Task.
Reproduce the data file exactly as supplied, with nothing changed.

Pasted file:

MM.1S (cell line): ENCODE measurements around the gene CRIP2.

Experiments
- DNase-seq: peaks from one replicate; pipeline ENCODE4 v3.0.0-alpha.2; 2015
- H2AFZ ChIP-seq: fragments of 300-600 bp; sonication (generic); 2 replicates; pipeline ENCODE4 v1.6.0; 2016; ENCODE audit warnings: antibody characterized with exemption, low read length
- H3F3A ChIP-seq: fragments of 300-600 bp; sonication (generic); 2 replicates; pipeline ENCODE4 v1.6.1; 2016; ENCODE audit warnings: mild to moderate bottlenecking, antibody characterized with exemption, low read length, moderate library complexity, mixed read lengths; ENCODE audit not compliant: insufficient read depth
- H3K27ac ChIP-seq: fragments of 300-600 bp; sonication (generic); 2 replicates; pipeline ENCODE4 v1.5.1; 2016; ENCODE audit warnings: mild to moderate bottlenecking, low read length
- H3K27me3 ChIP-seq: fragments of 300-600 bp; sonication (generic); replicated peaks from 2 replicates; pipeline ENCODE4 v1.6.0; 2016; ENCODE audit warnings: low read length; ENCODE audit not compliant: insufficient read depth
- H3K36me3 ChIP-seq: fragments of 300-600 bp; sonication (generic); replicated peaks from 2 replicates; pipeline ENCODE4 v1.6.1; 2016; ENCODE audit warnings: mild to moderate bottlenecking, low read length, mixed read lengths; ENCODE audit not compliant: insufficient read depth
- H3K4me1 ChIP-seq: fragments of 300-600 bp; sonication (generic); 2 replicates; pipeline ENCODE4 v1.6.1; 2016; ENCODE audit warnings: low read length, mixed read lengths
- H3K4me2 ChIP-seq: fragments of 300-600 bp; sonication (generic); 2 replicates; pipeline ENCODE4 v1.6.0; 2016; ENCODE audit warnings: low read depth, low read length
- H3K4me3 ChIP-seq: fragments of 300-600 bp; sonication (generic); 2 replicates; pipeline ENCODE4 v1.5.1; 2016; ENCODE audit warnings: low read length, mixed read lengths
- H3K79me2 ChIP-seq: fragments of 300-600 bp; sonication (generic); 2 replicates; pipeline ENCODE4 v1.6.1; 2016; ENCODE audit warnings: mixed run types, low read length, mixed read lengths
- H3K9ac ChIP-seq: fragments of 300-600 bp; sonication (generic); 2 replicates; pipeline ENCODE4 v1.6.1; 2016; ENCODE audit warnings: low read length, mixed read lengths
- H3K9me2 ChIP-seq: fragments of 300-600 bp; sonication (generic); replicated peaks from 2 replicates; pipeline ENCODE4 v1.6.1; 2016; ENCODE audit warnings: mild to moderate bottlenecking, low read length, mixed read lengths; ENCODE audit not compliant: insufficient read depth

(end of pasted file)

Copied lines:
MM.1S (cell line): ENCODE measurements around the gene CRIP2.

Experiments
- DNase-seq: peaks from one replicate; pipeline ENCODE4 v3.0.0-alpha.2; 2015
- H2AFZ ChIP-seq: fragments of 300-600 bp; sonication (generic); 2 replicates; pipeline ENCODE4 v1.6.0; 2016; ENCODE audit warnings: antibody characterized with exemption, low read length
- H3F3A ChIP-seq: fragments of 300-600 bp; sonication (generic); 2 replicates; pipeline ENCODE4 v1.6.1; 2016; ENCODE audit warnings: mild to moderate bottlenecking, antibody characterized with exemption, low read length, moderate library complexity, mixed read lengths; ENCODE audit not compliant: insufficient read depth
- H3K27ac ChIP-seq: fragments of 300-600 bp; sonication (generic); 2 replicates; pipeline ENCODE4 v1.5.1; 2016; ENCODE audit warnings: mild to moderate bottlenecking, low read length
- H3K27me3 ChIP-seq: fragments of 300-600 bp; sonication (generic); replicated peaks from 2 replicates; pipeline ENCODE4 v1.6.0; 2016; ENCODE audit warnings: low read length; ENCODE audit not compliant: insufficient read depth
- H3K36me3 ChIP-seq: fragments of 300-600 bp; sonication (generic); replicated peaks from 2 replicates; pipeline ENCODE4 v1.6.1; 2016; ENCODE audit warnings: mild to moderate bottlenecking, low read length, mixed read lengths; ENCODE audit not compliant: insufficient read depth
- H3K4me1 ChIP-seq: fragments of 300-600 bp; sonication (generic); 2 replicates; pipeline ENCODE4 v1.6.1; 2016; ENCODE audit warnings: low read length, mixed read lengths
- H3K4me2 ChIP-seq: fragments of 300-600 bp; sonication (generic); 2 replicates; pipeline ENCODE4 v1.6.0; 2016; ENCODE audit warnings: low read depth, low read length
- H3K4me3 ChIP-seq: fragments of 300-600 bp; sonication (generic); 2 replicates; pipeline ENCODE4 v1.5.1; 2016; ENCODE audit warnings: low read length, mixed read lengths
- H3K79me2 ChIP-seq: fragments of 300-600 bp; sonication (generic); 2 replicates; pipeline ENCODE4 v1.6.1; 2016; ENCODE audit warnings: mixed run types, low read length, mixed read lengths
- H3K9ac ChIP-seq: fragments of 300-600 bp; sonication (generic); 2 replicates; pipeline ENCODE4 v1.6.1; 2016; ENCODE audit warnings: low read length, mixed read lengths
- H3K9me2 ChIP-seq: fragments of 300-600 bp; sonication (generic); replicated peaks from 2 replicates; pipeline ENCODE4 v1.6.1; 2016; ENCODE audit warnings: mild to moderate bottlenecking, low read length, mixed read lengths; ENCODE audit not compliant: insufficient read depth